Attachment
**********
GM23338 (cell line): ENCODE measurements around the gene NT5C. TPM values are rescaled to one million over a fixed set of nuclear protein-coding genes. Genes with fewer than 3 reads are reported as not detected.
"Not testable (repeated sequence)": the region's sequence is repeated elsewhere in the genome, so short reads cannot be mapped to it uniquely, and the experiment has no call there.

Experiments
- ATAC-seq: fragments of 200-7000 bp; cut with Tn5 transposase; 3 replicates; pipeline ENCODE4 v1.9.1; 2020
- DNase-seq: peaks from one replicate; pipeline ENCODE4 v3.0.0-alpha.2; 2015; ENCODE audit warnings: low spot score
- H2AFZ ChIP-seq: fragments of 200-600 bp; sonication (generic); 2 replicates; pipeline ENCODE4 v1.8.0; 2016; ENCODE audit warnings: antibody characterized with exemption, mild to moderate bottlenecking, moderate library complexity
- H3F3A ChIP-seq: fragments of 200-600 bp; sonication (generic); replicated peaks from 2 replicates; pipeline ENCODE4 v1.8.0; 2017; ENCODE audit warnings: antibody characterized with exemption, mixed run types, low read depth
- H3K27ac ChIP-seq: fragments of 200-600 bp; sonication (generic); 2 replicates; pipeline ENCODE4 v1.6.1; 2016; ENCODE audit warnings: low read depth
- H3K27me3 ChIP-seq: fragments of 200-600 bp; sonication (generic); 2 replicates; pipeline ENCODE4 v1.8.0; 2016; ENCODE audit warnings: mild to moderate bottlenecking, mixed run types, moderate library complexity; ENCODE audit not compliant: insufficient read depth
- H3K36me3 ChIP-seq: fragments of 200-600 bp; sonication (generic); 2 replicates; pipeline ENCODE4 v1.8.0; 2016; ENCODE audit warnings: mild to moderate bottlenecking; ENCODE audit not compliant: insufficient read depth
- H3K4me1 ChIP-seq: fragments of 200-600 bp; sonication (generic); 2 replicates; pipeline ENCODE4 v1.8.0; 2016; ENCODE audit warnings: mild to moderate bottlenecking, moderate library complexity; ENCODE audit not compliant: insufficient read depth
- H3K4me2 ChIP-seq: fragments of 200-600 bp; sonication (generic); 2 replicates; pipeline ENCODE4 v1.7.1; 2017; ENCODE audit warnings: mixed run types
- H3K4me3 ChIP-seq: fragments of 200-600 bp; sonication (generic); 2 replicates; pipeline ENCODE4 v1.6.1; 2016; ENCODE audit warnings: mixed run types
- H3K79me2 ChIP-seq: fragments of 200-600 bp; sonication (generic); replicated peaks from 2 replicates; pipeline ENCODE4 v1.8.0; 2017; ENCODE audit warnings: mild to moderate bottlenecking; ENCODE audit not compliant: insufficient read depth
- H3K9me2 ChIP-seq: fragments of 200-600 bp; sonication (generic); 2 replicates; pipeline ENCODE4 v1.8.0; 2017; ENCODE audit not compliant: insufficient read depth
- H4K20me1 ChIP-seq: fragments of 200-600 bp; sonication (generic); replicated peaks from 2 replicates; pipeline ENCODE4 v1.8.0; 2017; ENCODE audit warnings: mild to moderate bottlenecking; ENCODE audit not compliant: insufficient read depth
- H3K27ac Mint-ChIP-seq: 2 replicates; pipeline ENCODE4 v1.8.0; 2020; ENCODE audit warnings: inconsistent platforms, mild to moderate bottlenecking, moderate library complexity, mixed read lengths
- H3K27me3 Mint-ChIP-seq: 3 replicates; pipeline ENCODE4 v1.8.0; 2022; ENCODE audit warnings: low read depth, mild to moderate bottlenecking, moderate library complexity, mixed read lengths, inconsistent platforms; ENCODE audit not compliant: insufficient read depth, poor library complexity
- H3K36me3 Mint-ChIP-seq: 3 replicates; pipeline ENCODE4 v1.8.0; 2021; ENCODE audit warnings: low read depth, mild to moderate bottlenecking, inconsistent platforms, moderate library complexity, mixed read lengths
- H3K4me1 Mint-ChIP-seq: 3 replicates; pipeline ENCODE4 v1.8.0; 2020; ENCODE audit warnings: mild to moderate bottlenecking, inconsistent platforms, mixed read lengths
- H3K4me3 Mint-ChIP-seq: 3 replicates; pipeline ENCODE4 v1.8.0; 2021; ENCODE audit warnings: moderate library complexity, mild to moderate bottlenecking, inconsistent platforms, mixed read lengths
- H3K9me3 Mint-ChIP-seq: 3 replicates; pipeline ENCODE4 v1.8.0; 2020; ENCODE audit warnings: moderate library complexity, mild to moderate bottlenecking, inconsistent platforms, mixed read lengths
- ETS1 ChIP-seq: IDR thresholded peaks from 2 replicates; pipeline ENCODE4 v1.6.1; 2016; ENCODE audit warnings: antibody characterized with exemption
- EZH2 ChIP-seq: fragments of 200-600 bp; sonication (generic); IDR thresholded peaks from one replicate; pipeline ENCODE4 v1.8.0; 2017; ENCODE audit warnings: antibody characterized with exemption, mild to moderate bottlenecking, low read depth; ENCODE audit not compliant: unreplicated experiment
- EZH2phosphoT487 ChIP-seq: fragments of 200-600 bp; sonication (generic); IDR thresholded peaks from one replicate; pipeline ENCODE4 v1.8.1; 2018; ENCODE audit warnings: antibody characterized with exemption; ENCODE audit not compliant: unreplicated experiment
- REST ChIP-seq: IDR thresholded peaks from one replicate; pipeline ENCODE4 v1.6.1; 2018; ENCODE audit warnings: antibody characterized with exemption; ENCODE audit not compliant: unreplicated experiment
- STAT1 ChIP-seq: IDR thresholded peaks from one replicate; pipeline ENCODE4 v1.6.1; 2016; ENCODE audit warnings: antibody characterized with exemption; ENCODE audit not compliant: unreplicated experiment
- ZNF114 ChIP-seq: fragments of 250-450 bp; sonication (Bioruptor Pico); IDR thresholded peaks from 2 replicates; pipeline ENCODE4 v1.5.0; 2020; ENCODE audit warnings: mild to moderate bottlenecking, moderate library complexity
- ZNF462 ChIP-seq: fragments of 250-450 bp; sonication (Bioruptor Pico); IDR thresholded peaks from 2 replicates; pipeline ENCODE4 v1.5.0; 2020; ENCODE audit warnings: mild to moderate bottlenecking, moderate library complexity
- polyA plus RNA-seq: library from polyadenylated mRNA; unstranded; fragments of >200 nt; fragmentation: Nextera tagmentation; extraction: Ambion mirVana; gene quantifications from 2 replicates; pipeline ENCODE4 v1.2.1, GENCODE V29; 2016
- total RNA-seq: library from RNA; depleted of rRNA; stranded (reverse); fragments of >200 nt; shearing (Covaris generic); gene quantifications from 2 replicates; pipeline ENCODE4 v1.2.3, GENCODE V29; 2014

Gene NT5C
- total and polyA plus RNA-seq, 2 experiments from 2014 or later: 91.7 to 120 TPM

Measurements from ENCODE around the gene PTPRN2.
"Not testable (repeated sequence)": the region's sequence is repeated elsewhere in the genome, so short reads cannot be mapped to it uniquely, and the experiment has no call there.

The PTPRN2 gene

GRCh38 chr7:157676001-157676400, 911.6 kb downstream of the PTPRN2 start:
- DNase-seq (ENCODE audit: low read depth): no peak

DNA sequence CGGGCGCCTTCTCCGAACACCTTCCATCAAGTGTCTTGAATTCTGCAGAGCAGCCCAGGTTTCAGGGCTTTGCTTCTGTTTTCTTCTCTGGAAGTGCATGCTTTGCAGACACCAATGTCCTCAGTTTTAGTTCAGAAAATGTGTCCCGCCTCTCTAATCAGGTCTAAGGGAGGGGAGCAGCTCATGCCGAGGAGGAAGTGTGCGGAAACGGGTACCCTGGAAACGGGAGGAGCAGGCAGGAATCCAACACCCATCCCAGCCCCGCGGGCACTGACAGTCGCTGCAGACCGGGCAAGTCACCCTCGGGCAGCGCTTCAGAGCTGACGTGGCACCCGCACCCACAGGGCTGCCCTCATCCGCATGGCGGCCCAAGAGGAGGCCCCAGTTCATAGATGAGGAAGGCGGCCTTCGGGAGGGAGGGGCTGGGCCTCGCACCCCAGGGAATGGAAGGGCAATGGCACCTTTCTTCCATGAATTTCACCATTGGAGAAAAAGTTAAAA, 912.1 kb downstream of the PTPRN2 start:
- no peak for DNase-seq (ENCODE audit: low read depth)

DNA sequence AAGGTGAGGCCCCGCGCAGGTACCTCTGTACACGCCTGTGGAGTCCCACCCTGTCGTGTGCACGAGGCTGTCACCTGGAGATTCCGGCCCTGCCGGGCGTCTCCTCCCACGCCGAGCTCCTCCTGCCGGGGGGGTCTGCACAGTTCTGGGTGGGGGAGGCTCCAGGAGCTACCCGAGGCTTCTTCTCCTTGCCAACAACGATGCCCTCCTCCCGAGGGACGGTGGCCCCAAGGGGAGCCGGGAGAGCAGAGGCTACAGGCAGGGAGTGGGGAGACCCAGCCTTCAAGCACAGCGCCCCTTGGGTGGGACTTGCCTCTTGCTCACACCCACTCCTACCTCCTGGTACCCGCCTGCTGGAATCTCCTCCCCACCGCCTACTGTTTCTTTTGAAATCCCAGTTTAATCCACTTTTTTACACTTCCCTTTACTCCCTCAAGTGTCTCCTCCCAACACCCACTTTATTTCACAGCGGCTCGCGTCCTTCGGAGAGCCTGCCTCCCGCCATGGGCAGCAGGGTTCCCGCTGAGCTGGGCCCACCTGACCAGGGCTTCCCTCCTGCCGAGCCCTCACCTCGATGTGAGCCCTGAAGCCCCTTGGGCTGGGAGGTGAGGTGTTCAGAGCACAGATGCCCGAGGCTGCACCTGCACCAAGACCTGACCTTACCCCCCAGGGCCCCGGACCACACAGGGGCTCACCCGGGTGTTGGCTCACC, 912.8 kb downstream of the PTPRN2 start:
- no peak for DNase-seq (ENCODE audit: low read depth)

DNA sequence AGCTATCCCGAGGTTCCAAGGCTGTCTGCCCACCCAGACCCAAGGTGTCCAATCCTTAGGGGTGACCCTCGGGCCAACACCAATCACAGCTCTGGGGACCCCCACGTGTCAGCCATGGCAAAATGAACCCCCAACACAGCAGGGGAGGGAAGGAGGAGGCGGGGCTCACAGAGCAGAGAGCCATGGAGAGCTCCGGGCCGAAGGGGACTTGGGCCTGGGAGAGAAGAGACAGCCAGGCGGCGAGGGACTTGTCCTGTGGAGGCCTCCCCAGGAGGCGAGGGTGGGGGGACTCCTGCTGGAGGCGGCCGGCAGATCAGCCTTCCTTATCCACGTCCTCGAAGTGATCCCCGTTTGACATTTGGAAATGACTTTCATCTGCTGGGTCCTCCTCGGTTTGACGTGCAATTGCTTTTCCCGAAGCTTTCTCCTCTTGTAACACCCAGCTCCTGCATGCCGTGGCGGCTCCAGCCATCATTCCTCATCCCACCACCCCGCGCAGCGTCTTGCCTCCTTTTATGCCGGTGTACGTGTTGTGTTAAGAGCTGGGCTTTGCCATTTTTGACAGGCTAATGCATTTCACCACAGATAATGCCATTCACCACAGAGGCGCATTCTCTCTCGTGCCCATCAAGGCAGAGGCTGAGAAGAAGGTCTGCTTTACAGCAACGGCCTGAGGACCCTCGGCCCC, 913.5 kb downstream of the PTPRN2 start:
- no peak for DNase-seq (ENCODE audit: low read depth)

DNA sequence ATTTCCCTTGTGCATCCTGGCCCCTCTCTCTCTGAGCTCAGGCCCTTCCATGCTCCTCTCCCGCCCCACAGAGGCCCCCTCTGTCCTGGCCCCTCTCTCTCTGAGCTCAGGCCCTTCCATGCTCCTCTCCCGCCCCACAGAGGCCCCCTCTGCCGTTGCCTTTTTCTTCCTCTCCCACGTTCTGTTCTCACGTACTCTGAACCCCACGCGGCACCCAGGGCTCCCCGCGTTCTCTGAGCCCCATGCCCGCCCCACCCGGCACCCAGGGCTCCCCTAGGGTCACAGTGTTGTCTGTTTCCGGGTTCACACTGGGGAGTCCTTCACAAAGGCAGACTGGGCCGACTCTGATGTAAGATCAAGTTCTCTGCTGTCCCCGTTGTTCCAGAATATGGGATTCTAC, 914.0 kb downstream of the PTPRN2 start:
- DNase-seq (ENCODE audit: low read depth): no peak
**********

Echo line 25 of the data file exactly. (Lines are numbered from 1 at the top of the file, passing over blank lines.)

- EZH2phosphoT487 ChIP-seq: fragments of 200-600 bp; sonication (generic); IDR thresholded peaks from one replicate; pipeline ENCODE4 v1.8.1; 2018; ENCODE audit warnings: antibody characterized with exemption; ENCODE audit not compliant: unreplicated experiment